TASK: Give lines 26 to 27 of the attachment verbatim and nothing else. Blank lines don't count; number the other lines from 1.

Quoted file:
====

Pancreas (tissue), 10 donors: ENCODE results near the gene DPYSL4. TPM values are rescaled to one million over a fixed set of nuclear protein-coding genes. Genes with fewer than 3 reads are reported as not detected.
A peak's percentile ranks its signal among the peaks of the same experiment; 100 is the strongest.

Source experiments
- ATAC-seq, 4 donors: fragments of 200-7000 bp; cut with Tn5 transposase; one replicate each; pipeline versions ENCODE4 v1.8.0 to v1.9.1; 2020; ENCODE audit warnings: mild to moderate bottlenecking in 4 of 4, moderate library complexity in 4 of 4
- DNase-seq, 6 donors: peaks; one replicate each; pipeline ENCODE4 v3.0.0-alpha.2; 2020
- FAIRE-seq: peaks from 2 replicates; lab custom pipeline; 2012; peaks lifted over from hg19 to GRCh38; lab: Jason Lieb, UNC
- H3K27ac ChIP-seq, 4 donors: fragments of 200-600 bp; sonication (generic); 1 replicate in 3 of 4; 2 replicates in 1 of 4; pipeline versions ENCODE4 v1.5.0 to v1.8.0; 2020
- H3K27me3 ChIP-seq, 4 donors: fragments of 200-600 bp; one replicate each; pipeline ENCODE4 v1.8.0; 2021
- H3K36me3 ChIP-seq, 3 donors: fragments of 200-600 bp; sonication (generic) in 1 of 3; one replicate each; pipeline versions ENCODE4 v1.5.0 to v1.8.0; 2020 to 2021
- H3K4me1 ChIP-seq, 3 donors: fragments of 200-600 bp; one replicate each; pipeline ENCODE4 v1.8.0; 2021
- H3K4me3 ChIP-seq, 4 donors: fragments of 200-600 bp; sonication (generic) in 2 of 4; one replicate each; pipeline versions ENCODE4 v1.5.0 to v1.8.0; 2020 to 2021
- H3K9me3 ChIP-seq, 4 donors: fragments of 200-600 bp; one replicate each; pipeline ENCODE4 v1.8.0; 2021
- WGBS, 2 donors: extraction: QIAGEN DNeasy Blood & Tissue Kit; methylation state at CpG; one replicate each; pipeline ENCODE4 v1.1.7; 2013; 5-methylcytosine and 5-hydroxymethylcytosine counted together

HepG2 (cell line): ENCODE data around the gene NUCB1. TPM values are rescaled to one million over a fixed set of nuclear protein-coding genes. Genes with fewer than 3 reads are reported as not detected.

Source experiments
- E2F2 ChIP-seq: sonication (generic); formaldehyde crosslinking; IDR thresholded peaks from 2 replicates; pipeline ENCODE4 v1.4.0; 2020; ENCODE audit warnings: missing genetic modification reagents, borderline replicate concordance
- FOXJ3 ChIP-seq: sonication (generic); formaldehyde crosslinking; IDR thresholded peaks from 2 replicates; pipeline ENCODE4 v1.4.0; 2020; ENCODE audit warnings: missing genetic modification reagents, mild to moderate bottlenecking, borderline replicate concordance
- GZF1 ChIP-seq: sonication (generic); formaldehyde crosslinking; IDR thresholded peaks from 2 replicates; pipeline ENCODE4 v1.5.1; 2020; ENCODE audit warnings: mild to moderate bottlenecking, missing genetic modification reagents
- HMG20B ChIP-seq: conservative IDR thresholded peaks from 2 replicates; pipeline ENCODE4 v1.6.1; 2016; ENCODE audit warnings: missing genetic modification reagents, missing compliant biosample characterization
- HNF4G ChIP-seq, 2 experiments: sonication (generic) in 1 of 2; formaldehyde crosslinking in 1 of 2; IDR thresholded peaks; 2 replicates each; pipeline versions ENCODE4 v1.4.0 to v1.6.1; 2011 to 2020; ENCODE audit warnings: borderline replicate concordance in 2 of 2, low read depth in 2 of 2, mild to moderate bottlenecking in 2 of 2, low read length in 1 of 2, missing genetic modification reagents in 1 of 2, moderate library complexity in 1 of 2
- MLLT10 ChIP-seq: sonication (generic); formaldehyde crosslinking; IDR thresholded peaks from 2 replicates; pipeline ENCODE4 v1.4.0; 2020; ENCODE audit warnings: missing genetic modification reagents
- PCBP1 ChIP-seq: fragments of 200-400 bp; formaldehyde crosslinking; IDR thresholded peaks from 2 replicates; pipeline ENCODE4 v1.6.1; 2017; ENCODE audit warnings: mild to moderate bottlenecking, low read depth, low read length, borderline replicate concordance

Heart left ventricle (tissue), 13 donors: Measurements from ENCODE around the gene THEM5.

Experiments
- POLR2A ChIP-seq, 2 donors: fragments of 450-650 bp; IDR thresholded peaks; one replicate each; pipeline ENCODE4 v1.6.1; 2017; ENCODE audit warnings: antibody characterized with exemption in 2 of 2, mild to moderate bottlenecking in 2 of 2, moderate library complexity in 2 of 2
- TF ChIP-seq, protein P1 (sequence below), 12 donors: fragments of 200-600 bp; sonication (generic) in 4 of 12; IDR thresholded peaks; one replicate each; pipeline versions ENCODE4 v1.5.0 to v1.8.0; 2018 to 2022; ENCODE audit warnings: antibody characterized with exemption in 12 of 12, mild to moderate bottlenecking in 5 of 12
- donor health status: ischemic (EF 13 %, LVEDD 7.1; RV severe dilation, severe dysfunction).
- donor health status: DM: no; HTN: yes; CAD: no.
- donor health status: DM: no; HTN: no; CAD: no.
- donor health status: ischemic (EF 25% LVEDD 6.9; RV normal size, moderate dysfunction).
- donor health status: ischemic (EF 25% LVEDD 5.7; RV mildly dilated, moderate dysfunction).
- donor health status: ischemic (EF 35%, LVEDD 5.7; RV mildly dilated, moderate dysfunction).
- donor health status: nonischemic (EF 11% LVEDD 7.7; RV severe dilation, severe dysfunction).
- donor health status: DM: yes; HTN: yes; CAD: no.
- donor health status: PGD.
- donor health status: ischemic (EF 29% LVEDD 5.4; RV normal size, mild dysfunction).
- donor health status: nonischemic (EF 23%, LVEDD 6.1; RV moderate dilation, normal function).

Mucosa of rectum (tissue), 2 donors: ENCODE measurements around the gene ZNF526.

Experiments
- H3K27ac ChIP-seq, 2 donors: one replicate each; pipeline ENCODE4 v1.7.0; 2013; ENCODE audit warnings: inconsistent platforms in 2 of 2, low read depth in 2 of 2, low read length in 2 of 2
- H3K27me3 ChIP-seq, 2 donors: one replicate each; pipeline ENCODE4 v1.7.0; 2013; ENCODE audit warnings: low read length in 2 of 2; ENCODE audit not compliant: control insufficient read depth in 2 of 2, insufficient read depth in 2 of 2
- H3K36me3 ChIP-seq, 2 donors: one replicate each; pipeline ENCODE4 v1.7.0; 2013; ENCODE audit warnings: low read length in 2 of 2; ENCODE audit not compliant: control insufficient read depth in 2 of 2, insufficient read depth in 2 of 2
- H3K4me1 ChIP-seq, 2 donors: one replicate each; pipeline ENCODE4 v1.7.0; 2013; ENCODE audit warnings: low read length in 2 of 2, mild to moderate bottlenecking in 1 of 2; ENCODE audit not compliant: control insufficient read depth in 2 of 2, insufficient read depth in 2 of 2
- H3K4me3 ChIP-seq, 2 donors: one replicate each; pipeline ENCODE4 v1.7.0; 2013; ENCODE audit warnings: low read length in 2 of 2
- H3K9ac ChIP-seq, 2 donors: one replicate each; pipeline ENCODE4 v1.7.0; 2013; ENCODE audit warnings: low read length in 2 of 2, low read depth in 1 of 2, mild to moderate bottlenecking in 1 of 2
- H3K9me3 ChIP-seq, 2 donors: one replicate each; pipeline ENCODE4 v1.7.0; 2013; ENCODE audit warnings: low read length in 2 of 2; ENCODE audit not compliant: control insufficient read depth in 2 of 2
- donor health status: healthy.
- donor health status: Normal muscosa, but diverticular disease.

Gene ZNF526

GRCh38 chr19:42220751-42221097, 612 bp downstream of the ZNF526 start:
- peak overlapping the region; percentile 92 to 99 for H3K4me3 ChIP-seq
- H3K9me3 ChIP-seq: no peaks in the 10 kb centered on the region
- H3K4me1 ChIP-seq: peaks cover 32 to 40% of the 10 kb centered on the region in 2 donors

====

- TF ChIP-seq, protein P1 (sequence below), 12 donors: fragments of 200-600 bp; sonication (generic) in 4 of 12; IDR thresholded peaks; one replicate each; pipeline versions ENCODE4 v1.5.0 to v1.8.0; 2018 to 2022; ENCODE audit warnings: antibody characterized with exemption in 12 of 12, mild to moderate bottlenecking in 5 of 12
- donor health status: ischemic (EF 13 %, LVEDD 7.1; RV severe dilation, severe dysfunction).